At Footprints of Serenity, we provide both intervention services and addiction treatment program facilitation. Because we believe that people from all walks of life have the capacity to beat addiction and become well again, we work with substance abuse treatment providers across the nation to find the best fit for your loved one and your family. Don’t wait to get help — contact us today to start working towards a brighter, healthier future.

 

Relapse Prevention Tips

tips for preventing relapse

Relapse: the elephant in the recovery room. The thing that looms over every recovering addict’s head. It can happen at any time, sneak up on you when you least expect it. Will today be the day that I use again? Will tomorrow be? Although it’s very common to experience these thoughts in recovery, you definitely don’t have to have them. At Footprints of Serenity, we want to rid the elephant of the room. We want to openly talk about relapse and let you know that with the right coping strategies, relapse is preventable. 

So, What Is a Relapse?

Relapse is the term used when an addict is in recovery and starts using drugs or alcohol again. Relapses can happen at any time. Sometimes someone relapses right after they complete detox and sometimes people relapse after being sober for 10 years. Like an addiction, relapse can take many shapes and forms. Relapse can be a vicious cycle of getting sober, making a mistake, feeling bad, then using again. Relapse can also be an ‘innocent’ slip up – like having one drink because nothing will happen to you if you just drink one beer. 

Relapse is common in recovery and sobriety so if you have relapsed, don’t let it get in the way of you getting sober again. Just because you relapse doesn’t mean you can never achieve long term sobriety. Whether you’re new to recovery or have relapsed, below are some tips on how to prevent a future relapse. 

How to Prevent a Relapse

There are a few tips that people can follow to help them maintain sobriety. Some of the most important tips to remember include:

Tip 1: Although relapse can technically happen at any time during your sobriety, there are warning signs that will let you know you’re on the brink of relapse. All relapses will start in your mind before anything actually happens. If you can be in tune with yourself, and spot the mental signs, you can reach out for help before it happens. Common signs are feeling like you want to isolate, feeling hopeless or like nothing else matters, feeling angry, feeling unmotivated to take care of yourself, starting to think about what it would be like to drink or do drugs again. 

Tip 2: Be aware of how you’re feeling. This includes both physically and emotionally. If you aren’t totally aware that you’re anxious, depressed, or angry often, you may not be able to realize you’re on the verge of a relapse. All of the negative feelings mentioned can trigger drug or alcohol use. By staying in touch with your emotions, you can determine whether or not you need to talk to someone, attend a support group, or do some self-care, instead of turning to drugs or alcohol.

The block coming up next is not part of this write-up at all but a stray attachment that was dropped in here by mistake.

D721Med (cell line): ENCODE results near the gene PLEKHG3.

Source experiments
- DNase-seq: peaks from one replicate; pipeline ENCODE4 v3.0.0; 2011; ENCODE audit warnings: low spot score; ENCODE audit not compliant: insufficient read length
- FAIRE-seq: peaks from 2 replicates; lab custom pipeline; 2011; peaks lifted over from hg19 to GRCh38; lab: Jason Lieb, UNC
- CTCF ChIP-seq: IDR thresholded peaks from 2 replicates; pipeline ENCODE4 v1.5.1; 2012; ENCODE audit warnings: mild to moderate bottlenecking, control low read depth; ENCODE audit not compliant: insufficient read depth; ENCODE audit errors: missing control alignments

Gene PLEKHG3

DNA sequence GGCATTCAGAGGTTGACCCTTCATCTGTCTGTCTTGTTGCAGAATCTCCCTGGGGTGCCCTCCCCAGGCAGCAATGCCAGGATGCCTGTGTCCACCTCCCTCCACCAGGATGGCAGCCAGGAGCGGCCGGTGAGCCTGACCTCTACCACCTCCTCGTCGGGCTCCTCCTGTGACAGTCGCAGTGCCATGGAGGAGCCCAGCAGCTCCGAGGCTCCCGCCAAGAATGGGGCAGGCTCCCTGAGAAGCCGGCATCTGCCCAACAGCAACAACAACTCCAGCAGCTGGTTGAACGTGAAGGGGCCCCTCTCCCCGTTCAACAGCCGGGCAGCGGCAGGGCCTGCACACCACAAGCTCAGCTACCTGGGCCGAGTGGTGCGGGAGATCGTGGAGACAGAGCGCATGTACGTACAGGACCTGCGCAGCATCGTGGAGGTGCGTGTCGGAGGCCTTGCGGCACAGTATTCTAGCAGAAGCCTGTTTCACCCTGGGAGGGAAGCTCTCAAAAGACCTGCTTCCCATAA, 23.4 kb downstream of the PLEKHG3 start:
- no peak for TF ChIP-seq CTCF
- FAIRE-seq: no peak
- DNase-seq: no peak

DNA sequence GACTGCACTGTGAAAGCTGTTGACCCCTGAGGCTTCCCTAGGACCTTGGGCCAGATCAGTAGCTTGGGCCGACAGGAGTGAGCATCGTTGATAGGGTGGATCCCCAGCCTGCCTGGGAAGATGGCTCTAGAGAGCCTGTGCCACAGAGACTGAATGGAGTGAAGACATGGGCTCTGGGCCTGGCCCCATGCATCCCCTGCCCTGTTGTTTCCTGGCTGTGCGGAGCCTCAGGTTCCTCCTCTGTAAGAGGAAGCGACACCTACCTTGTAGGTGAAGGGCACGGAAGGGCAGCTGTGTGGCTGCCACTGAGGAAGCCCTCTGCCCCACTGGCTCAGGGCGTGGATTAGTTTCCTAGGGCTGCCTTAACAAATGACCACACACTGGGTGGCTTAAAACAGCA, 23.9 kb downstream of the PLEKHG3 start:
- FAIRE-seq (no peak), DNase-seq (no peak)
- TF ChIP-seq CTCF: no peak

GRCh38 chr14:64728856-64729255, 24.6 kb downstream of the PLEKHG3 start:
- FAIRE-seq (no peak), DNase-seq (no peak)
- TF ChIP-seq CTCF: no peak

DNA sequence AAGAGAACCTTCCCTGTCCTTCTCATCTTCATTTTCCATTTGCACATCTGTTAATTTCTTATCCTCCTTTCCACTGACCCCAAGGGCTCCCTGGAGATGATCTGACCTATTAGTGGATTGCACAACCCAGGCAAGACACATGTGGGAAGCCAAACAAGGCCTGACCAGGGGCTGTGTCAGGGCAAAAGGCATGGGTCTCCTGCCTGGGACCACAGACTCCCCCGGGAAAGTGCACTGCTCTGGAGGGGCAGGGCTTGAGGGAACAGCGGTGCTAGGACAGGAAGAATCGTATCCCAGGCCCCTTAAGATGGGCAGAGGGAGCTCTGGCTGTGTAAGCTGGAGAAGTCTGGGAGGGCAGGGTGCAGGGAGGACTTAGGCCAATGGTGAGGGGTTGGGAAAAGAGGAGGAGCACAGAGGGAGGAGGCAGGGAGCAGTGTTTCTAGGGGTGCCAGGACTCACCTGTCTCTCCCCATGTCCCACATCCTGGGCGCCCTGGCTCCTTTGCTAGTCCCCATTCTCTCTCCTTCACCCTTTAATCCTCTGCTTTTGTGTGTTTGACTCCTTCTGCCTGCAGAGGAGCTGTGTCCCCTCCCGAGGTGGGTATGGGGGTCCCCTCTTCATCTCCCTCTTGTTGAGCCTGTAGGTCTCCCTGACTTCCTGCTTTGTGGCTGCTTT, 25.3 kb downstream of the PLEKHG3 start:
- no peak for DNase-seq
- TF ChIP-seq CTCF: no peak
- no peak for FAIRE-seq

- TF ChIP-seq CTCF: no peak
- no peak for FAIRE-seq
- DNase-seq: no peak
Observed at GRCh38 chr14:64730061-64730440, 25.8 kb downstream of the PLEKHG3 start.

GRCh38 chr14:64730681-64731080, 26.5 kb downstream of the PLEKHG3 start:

Tip 3: Stay busy and productive. Boredom is going to happen from time to time and it is important to learn ways to manage boredom in recovery. Constructive hobbies like exercise, reading, and writing, are all healthy ways to cope with boredom. Feelings of excessive boredom and restlessness can lead to feelings of not having a purpose, which can lead to a relapse. 

 

Tip 4: Prioritize sobriety. The most effective relapse prevention tip is to work at recovery every day. Unfortly addiction is a chronic disease. There’s no magic pill you can take to make it go away. Actively working on recovery daily can look like a lot of things: you can attend 12-step support groups, you can meditate, you can make a gratitude list, or go to individual therapy. Addiction is different for everyone so it’s only natural that working at sobriety is different for everyone as well.

If you’re sober and experience a relapse, don’t be discouraged. Relapsing doesn’t mean you will never be sober. Relapse is just a bump in the road. The most important thing to do if you relapse is examine why it happened. You can then use that information in the future to avoid future relapses. 

We’re Here to Help

At Footprints of Serenity, we are a drug & alcohol intervention service provider located in the gorgeous area of Southern California. We also provide services such as recovery coaches, recovery companionship, detox placement, treatment placement, addiction counseling, relapse prevention, and transportation for your recovery needs. Reach out to us today & let us know how we can help you.